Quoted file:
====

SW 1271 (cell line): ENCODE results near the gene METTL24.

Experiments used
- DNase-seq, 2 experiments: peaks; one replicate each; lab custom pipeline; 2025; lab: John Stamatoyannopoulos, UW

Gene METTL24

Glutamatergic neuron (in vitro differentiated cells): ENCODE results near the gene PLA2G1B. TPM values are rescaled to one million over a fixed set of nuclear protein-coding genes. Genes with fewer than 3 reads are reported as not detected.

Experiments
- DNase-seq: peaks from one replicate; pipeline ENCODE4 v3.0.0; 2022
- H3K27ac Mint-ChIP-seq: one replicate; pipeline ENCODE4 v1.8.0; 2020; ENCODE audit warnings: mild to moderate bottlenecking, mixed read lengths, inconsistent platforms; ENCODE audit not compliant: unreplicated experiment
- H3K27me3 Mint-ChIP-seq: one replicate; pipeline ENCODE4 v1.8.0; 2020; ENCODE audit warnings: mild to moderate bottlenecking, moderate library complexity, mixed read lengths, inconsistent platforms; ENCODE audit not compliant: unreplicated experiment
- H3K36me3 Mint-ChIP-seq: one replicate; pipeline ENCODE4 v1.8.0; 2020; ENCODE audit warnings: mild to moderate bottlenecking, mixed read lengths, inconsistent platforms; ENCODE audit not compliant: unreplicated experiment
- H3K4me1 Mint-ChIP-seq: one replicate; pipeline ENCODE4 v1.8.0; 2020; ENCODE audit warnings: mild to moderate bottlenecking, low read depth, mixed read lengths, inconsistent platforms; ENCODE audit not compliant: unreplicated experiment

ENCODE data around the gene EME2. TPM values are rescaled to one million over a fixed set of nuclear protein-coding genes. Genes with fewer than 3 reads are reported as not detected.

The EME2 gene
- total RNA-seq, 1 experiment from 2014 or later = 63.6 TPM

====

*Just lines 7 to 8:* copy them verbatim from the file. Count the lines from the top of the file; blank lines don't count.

- DNase-seq: peaks from one replicate; pipeline ENCODE4 v3.0.0; 2022
- H3K27ac Mint-ChIP-seq: one replicate; pipeline ENCODE4 v1.8.0; 2020; ENCODE audit warnings: mild to moderate bottlenecking, mixed read lengths, inconsistent platforms; ENCODE audit not compliant: unreplicated experiment